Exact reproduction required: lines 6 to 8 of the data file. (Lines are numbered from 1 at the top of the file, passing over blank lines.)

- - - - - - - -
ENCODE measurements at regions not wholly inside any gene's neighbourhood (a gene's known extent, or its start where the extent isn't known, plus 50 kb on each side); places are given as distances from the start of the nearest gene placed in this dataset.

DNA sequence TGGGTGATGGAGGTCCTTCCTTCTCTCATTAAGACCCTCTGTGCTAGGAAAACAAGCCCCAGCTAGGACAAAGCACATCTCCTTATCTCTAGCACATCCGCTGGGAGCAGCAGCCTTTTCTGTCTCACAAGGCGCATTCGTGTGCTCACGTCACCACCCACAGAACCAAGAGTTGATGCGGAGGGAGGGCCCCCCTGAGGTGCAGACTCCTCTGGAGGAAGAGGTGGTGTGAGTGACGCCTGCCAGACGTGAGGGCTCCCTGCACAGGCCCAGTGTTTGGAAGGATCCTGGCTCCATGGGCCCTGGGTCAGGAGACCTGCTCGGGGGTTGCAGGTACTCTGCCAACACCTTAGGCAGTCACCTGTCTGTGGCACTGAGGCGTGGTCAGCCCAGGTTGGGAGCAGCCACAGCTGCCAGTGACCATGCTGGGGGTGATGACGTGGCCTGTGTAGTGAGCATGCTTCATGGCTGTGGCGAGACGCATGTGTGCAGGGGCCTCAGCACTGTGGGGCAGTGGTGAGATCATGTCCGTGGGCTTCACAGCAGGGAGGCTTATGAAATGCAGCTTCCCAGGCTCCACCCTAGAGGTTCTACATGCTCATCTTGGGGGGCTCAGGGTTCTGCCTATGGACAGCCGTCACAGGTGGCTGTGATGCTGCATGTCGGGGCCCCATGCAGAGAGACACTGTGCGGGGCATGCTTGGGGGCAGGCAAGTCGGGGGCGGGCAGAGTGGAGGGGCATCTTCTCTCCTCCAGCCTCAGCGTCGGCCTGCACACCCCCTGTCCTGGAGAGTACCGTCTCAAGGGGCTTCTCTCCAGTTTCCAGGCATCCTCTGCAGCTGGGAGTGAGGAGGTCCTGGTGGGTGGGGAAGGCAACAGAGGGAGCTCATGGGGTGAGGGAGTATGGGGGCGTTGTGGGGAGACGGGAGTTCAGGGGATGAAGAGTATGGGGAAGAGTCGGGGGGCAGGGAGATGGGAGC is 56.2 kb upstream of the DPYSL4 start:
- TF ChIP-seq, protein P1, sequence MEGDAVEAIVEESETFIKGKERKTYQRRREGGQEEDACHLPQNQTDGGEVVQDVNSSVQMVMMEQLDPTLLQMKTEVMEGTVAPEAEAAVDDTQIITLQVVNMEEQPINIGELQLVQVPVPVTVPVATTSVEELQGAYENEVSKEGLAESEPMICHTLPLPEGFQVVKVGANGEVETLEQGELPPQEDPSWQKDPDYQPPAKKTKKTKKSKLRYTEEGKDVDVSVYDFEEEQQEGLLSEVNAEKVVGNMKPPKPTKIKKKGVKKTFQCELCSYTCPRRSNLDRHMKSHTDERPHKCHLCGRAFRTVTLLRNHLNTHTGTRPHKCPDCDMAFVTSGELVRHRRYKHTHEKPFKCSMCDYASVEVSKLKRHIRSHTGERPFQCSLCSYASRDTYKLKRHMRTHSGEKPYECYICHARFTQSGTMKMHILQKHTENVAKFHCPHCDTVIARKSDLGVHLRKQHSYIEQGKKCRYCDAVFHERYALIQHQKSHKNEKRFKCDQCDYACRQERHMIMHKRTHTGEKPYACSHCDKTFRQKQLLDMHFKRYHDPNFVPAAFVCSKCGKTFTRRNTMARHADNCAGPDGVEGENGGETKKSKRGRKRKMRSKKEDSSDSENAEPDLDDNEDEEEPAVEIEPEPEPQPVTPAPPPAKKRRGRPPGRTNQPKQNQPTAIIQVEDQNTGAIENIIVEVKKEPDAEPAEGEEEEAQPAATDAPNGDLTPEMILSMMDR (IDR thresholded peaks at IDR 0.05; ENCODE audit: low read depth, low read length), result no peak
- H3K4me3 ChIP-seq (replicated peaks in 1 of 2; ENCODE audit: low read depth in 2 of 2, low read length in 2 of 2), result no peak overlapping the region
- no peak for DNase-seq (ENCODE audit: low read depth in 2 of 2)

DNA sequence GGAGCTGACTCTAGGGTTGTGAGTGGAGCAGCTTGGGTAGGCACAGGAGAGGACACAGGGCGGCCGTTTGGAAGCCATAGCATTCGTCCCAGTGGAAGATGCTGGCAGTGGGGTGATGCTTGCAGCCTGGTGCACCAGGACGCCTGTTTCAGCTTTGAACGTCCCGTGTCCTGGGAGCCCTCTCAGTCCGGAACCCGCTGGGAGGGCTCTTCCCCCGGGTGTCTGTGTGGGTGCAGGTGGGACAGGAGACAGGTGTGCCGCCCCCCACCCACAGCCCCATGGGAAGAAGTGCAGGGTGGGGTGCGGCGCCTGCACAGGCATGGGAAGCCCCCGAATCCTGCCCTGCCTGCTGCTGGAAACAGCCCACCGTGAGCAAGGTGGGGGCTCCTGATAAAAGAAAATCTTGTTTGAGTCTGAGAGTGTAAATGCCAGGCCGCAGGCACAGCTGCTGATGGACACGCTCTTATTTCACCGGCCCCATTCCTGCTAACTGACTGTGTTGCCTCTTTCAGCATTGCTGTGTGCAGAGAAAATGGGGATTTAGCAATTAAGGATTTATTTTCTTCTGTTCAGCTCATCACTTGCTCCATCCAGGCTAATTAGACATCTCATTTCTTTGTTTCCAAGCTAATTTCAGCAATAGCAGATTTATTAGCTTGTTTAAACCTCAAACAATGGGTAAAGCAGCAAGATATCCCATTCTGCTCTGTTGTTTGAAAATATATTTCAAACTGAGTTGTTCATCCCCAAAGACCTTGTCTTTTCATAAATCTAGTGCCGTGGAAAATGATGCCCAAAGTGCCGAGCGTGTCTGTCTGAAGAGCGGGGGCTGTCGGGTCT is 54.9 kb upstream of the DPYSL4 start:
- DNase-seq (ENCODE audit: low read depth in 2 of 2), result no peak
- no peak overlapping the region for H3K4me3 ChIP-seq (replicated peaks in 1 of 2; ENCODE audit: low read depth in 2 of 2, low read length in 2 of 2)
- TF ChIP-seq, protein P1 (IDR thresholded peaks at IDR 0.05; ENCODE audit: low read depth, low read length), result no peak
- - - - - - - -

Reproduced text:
DNA sequence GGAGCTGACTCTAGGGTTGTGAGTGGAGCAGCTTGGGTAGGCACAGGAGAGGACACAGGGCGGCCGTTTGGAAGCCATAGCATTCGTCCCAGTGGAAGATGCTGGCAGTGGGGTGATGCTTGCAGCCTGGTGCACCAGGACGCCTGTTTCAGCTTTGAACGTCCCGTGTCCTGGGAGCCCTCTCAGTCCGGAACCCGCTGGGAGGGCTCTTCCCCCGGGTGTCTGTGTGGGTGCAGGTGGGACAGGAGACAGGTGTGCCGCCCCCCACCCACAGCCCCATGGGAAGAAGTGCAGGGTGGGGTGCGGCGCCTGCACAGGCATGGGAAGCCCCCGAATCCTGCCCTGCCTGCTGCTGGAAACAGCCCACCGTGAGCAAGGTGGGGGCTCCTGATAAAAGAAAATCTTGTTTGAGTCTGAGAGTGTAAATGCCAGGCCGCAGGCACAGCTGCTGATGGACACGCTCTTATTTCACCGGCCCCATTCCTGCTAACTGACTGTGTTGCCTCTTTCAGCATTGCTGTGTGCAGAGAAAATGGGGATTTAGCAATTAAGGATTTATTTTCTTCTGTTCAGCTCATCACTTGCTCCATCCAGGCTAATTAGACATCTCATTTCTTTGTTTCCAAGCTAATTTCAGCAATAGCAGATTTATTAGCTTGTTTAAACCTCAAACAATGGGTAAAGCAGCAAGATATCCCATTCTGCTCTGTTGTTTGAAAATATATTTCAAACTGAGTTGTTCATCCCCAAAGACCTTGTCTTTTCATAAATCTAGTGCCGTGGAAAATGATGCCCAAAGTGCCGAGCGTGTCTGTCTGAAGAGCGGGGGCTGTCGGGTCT is 54.9 kb upstream of the DPYSL4 start:
- DNase-seq (ENCODE audit: low read depth in 2 of 2), result no peak
- no peak overlapping the region for H3K4me3 ChIP-seq (replicated peaks in 1 of 2; ENCODE audit: low read depth in 2 of 2, low read length in 2 of 2)